I don’t write like I should. I love to write, but the excuse of “not having enough time” always seems to come up. I have decided that that just doesn’t seem to cut it anymore. I’m starting this on a Friday night. It is currently 6:51 PM. I am sitting on my couch, reading a book, and suddenly became ~inspired~ to write about something that has been on my mind a while.
With the recent tragedy in my community, and other more personal issues that have passed me in the last few months, or, scratch that, the last few years, I have come around to one unanswerable, universal question: what is life?
I found myself asking a close childhood friend this question after he shared the news of the recent suicide of our neighbor, friend, and bus buddy all throughout grade school. I was shocked. Sam was the most happy-go-lucky kid I had ever met in my life. He always was the class clown, constantly making everyone on bus 670 laugh everyday. Even as I am sitting here right now, I cannot believe this reality. He was a light in this world for all of us, and he will be dearly missed by everyone he touched in his life. At the ripe age of 16, his future was bright, but no one knows what is really going on in a person’s life behind closed doors.
[This is a creative nonfiction essay that I wrote for my AP Composition class, and I decided I wanted to post it as my first official blog post.]
“I could feel everybody watching us, wondering what was wrong with us, and whether it would kill us, and how heroic my mom must be, and everything else. That was the worst part about having cancer, sometimes: The physical evidence of disease separates you from other people. We were irreconcilably other, and never was it more obvious than when the three of us walked through the empty plane, the stewardess nodding sympathetically and gesturing us toward our row in the distant back.”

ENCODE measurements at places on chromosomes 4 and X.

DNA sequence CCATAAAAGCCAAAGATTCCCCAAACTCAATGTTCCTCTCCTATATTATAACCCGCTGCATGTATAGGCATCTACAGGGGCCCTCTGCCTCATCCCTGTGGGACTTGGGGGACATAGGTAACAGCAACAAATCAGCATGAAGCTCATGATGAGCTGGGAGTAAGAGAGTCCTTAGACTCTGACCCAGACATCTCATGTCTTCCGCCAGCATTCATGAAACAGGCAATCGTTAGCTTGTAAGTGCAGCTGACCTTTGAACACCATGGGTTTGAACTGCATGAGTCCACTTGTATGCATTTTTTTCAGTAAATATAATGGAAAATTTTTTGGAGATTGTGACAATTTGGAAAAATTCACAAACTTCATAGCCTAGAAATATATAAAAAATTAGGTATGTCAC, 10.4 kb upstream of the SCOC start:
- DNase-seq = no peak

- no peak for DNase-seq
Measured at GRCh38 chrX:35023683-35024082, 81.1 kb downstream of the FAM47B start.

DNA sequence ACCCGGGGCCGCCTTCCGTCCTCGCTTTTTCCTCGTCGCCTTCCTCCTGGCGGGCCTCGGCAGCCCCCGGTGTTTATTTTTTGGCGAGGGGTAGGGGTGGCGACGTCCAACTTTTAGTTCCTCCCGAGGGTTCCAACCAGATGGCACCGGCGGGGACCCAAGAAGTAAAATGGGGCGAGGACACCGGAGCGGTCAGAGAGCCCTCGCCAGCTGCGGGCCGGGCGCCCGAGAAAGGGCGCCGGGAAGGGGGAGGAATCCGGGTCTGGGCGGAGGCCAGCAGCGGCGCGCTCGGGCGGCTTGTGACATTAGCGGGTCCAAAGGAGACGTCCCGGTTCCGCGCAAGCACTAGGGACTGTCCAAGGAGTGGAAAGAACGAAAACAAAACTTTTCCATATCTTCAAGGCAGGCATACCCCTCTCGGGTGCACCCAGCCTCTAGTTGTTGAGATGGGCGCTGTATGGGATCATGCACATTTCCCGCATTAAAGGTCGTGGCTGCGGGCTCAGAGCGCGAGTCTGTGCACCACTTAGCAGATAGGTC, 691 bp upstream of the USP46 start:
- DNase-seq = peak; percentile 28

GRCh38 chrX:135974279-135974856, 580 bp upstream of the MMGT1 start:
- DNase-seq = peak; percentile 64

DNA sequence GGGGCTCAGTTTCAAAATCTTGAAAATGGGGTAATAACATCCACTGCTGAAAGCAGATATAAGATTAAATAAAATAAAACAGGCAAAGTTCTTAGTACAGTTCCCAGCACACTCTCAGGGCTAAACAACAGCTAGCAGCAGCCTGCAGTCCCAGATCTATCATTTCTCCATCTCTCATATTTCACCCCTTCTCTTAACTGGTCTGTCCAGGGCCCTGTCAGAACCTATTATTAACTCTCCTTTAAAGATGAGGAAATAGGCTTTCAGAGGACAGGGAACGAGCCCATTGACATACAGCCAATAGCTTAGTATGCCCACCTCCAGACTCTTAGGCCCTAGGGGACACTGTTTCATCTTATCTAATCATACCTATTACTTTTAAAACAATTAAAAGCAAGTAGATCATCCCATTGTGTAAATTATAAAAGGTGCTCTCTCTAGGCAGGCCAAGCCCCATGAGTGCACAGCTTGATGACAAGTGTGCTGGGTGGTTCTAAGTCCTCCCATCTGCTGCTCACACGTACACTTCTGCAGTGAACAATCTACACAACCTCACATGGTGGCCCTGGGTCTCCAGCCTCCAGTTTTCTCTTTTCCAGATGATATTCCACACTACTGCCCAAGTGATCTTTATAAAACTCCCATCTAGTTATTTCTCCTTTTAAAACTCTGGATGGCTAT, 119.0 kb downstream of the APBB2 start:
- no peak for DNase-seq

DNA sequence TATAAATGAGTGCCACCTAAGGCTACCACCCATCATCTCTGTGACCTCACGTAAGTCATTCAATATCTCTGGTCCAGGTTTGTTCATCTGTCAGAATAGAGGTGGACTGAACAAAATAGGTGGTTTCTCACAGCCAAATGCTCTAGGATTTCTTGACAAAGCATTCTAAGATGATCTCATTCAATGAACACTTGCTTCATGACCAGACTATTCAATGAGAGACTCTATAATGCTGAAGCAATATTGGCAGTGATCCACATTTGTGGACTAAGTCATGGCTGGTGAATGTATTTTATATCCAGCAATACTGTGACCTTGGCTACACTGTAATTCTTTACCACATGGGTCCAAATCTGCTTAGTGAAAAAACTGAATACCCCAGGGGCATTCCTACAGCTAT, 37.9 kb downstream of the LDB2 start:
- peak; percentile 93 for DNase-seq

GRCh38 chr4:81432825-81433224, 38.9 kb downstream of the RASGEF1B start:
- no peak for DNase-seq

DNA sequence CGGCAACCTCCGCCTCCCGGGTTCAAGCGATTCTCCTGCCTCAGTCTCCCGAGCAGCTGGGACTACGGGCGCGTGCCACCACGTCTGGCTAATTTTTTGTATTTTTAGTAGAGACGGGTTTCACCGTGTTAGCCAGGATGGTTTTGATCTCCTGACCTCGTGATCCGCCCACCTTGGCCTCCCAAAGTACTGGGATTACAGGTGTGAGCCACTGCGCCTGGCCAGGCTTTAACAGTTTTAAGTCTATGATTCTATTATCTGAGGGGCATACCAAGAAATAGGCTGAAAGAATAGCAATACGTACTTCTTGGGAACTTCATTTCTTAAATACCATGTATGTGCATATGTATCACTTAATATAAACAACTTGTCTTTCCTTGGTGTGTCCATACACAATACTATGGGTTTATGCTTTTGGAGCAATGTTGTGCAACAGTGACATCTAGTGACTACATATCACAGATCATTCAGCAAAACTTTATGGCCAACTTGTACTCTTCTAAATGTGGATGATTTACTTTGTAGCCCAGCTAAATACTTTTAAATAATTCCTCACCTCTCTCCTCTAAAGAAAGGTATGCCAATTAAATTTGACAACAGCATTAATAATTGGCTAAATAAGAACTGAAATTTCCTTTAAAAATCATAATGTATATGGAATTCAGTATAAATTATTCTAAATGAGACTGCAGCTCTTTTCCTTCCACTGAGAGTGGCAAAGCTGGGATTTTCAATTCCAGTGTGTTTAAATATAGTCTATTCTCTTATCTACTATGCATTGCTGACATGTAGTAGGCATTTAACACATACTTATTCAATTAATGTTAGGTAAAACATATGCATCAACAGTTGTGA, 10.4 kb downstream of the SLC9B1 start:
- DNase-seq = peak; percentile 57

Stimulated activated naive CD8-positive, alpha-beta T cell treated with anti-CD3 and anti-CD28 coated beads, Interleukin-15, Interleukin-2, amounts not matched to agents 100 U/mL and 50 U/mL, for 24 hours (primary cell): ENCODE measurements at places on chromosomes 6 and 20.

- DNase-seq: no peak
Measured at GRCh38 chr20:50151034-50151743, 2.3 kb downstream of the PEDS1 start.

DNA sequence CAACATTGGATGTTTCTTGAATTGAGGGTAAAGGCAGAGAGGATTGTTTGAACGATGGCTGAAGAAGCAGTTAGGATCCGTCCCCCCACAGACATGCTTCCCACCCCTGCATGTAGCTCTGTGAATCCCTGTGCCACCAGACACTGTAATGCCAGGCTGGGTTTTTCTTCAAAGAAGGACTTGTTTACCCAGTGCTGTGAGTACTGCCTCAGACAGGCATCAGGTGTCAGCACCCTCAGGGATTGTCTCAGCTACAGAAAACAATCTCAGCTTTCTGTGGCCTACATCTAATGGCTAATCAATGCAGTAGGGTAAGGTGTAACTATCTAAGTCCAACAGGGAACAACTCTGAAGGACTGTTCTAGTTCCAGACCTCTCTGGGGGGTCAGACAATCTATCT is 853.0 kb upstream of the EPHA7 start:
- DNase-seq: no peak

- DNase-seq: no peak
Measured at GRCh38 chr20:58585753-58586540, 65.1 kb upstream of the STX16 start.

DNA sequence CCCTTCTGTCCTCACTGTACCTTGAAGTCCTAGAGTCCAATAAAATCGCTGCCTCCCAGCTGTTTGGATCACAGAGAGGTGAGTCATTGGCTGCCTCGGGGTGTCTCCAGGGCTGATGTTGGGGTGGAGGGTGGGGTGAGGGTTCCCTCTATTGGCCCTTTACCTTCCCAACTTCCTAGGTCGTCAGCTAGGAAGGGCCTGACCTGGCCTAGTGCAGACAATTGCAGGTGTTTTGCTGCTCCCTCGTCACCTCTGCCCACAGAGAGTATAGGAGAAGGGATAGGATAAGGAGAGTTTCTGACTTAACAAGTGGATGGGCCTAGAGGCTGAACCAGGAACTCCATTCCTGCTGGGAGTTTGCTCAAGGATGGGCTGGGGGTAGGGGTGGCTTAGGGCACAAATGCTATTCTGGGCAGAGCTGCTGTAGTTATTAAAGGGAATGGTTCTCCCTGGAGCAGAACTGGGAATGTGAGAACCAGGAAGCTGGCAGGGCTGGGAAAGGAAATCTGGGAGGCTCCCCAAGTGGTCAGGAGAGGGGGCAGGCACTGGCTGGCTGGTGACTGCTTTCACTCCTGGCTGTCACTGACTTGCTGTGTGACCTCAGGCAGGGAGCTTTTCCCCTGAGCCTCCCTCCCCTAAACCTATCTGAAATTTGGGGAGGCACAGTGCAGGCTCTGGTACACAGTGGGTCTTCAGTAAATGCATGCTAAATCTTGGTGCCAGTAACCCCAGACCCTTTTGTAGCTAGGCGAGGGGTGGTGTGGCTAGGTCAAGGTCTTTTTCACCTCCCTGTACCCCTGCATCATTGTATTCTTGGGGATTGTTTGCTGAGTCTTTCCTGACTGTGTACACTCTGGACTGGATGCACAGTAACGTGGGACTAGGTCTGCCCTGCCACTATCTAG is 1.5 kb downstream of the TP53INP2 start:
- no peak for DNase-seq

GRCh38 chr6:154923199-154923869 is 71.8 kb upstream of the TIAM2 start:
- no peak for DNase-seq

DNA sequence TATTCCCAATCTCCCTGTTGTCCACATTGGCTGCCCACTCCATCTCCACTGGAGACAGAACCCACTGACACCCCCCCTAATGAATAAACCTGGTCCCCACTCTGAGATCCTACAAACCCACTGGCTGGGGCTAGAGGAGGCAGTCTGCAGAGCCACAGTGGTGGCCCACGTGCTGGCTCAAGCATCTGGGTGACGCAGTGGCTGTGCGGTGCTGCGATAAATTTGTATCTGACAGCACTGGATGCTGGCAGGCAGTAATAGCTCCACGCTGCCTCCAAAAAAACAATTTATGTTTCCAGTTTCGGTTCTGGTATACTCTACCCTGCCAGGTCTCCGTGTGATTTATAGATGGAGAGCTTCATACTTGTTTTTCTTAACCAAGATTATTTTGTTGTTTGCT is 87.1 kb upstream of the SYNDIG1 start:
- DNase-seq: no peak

-John Green, The Fault in Our Stars
I most clearly remember the feeling. There are not a lot of things that I clearly remember about the past year of my life, but this is definitely something I could never forget. I could feel it radiating off of them: the feeling of pity, of sorrow, of relentless sympathy, with their heads slightly tilted and a concerned, but interested pout plastered across their face, saying “I’m so sorry you are going through this”. But all the while having the knowledge that he or she is thanking God in that exact moment that it is not them or their child or grandchild or friend who is bearing the burden I had to bear. I could feel the acid of animosity rise up through my insides and burn holes through my skull, trying so hard to force the reaction I most want to give out of me; but, as always, I swallow back the vile temptation and smile. A shocked expression flashes across their face for a fraction of a second, surprised by my reaction, quickly followed by a sympathetic smile. At this point, my smile softens and I slowly look away, averting my eyes to something that will seem more interesting. Be sure to take the term ‘smile’ very lightly in this case, because for half the year my smile was (and still is) recovering. For a few months after my surgery, the left side of my face hardly moved at all. This was just one of the things about me that stood out, aside from the fact I was completely hairless (and still one quarter bald), way too skinny, don’t eat normally (for now), very pale, swollen for some time, covered in scars, and now temporarily cheekless. Why wouldn’t they stare? They arguably have good reason to. It’s almost like I am a circus clown, walking around in my costume 24/7.